The Observatory, Volume 15

Front Cover
Editors of the Observatory, 1892
"A review of astronomy" (varies).

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Page 174 - Formed a design in the beginning of this week, of investigating, as soon as possible after taking my degree, the irregularities in the motion of Uranus, which are yet unaccounted for; in order to find whether they may be attributed to the action of an undiscovered planet beyond it; and if possible thence to determine the elements of its orbit, etc. approximately, which would probably lead to its discovery.
Page 134 - The author is of opinion that no kind of epidemic or plague is conveyed by the general atmosphere, but that all epidemics are caused by human conditions and communications capable of control. In this paper he investigates the manner of the propagation of influenza, and gives the dates of the outbreaks in 1890 at a large number of islands and other places in various parts of the world. Mr. Russell says that there is no definite or known atmospheric quality or movement on which the hypothesis of atmospheric...
Page 219 - Anemometer appears to me to possess numerous advantages. The head is simple in construction and so strong that it is practically indestructible by the most violent hurricane. The recording apparatus can be placed at any reasonable distance from the head, and the connecting pipes may go round several sharp corners without harm. The power is conveyed from the head without loss by friction, and hence the instrument may be made sensitive to very low velocities without impairing its ability to resist...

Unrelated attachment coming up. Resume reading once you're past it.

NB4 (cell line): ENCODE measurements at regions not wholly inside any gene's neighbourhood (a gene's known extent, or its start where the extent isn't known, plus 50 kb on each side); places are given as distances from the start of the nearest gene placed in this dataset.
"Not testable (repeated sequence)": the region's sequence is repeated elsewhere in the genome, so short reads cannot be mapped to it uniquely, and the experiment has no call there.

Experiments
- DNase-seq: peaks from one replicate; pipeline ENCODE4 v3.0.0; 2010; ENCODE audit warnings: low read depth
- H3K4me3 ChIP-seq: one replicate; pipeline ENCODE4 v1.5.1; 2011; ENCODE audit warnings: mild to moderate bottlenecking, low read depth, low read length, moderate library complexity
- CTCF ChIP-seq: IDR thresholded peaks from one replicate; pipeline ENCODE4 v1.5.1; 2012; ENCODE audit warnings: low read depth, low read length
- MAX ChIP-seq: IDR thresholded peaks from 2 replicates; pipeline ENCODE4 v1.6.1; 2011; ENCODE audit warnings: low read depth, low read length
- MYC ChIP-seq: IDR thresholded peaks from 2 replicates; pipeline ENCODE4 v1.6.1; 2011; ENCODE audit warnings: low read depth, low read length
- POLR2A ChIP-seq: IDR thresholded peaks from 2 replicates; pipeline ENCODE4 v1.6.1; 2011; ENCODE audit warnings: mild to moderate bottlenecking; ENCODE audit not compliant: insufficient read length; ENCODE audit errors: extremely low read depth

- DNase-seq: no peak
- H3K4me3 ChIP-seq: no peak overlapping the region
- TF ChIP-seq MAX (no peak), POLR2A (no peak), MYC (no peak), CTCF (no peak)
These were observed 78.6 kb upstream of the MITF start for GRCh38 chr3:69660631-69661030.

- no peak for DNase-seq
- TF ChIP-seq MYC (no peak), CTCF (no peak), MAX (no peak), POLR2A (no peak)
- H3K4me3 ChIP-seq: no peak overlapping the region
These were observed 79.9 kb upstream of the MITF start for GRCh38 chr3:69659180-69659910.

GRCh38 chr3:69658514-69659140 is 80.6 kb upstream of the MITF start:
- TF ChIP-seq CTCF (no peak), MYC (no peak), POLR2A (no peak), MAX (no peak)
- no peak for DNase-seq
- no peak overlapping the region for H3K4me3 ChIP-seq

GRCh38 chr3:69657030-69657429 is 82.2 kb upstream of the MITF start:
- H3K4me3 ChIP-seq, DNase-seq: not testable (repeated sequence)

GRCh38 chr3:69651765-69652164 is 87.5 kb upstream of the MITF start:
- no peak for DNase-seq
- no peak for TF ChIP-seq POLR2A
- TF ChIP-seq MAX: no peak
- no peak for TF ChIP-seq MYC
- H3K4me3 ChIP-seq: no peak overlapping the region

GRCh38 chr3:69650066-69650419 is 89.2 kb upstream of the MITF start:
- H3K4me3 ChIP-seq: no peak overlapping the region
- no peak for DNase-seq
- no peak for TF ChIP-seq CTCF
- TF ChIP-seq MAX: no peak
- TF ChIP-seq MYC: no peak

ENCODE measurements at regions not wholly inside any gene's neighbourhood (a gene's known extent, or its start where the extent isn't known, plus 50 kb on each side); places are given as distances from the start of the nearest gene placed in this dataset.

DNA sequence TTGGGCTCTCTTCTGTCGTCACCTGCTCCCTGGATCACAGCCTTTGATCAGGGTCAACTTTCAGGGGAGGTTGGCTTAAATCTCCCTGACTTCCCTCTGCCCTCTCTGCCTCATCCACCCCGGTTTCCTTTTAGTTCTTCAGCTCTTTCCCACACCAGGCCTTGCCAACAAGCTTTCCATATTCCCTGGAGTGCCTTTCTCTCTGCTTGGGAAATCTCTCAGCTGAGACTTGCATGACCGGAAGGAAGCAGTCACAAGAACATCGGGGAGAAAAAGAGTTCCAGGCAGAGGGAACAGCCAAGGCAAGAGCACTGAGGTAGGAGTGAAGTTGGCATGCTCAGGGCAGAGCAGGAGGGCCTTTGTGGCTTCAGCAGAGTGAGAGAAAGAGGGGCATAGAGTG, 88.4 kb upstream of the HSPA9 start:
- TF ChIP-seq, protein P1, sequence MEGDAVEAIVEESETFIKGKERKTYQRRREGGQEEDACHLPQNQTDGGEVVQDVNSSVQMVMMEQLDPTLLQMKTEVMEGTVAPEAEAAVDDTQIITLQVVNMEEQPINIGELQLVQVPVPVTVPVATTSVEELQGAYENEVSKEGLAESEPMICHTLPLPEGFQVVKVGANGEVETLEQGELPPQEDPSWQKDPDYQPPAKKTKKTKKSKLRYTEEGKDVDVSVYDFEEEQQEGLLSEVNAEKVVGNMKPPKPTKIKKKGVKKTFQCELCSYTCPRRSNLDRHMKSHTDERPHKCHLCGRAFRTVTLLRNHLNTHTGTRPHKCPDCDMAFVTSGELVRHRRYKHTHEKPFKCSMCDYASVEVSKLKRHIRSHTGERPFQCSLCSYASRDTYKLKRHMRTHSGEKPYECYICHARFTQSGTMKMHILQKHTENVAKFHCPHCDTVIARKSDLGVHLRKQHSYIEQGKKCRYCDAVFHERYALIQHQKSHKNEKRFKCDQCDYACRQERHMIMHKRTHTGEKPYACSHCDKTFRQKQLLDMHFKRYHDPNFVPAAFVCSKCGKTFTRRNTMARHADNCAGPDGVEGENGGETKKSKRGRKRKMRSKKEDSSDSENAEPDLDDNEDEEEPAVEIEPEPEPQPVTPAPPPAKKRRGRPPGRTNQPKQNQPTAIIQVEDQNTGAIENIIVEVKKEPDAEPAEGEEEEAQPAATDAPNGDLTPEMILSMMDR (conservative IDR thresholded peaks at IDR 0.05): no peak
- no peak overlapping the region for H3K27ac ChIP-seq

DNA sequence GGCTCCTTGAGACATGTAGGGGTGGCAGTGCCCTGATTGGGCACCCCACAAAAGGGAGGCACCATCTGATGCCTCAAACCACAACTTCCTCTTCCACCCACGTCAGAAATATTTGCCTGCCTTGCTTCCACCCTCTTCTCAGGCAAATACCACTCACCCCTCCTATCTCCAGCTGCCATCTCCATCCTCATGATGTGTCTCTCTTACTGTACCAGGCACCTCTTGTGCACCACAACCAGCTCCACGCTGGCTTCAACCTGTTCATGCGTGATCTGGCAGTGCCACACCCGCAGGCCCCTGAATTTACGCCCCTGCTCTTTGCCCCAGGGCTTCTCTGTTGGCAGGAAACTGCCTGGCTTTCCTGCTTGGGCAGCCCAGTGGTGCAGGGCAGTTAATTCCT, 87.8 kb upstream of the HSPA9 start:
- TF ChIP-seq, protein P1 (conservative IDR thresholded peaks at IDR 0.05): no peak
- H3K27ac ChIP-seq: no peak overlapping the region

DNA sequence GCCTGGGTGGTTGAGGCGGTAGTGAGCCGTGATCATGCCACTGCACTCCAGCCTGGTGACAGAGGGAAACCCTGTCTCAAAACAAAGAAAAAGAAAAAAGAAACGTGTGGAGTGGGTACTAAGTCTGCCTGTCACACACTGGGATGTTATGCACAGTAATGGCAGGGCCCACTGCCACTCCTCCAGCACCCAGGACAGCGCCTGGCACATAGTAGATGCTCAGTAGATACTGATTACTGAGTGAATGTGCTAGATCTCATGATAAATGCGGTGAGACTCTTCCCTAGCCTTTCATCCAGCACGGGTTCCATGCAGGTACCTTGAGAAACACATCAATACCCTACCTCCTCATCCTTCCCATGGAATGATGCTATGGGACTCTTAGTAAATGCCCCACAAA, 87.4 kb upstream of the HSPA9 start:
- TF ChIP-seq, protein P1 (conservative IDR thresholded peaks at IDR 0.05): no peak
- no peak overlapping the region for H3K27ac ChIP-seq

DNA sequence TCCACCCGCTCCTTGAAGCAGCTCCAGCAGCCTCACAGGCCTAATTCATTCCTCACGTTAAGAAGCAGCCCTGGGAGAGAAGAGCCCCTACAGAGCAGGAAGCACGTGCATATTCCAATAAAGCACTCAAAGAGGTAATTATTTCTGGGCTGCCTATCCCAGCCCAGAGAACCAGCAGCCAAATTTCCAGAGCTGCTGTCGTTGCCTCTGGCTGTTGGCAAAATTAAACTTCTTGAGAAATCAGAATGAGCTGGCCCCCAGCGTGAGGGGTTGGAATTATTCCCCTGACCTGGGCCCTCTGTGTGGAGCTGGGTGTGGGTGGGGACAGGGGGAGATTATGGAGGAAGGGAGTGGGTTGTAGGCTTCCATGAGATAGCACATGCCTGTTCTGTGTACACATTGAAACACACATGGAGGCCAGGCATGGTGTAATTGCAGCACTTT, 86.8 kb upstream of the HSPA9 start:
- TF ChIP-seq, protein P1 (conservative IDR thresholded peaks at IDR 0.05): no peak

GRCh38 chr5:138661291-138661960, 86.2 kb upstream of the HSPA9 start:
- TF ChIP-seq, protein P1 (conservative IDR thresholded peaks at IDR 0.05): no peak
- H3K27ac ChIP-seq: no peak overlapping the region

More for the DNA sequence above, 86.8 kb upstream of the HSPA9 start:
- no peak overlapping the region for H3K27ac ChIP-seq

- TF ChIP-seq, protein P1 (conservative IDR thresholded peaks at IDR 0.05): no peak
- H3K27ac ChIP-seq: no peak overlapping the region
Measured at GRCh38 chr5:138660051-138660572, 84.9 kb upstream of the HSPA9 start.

Page 77 - our astronomical observer" at a salary of £100 per annum, his duty being "forthwith to apply himself with the most exact care and diligence to the rectifying the tables of the motions of the heavens and the places of the fixed stars, so as to find out the so much desired longitude of places for the perfecting the art of navigation.
Page 206 - I have shown that the total absorption of light by a medium of varying thickness can be ascertained by measuring the absorption of a single ray which lies close to the maximum of its...
Page 135 - Among other changes, the number of plants, etc., selected for observation has bet-n greatly reduced, while the number of observers has considerably increased. The winter of 1890-91 proved in England very destructive to the root crops, as well as to green vegetables and tender shrubs. Birds also suffered severely. In Scotland and Ireland, however, there was scarcely any severe weather until March. The flowering of wild plants was greatly retarded by cold in the spring, but during the summer the departures...
Page 127 - He then detailed the results of his own experiments, and also the gaugings of the underground waters in the drainage areas of the rivers Wandle and Graveney. He further stated that in the course of his observations on the flow of underground water, he had observed that at certain particular seasons of the year it was possible to indicate the direction and volume of the flow of underground streams, even when they were at a considerable depth, owing to the formation of peculiar lines of fog.
Page 326 - Committee have unanimously agreed upon the following recommendations : — 1. That the Board of Trade, or some other central authority, should schedule certain employments in the mercantile marine and on railways, the filling of which by persons whose vision is defective either for colour or form, or who are ignorant of the names of colours, would involve danger to life and property. "2. That the proper testing, both for colour and form, of al candidates for such employments should be compulsory.
Page 171 - England though subject to considerable nocturnal radiation, with about half the number of rainy days, and four or five times the number of bright ones, which we can boast of ; with cold winds and cold weather, without which it would lose its health-giving effect.
Page 127 - ... the amount of evaporation, one being painted white, another black, and the results given by these gauges were compared with a copper gauge exposed under similar conditions. This comparison was the means of showing that the greatest errors in evaporating gauges arise from the capillarity of the water rising on the sides of the gauge and thus inordinately increasing the amount of evaporation. Consequently a small gauge, having a larger amount in proportion of side area than a larger gauge, gives...

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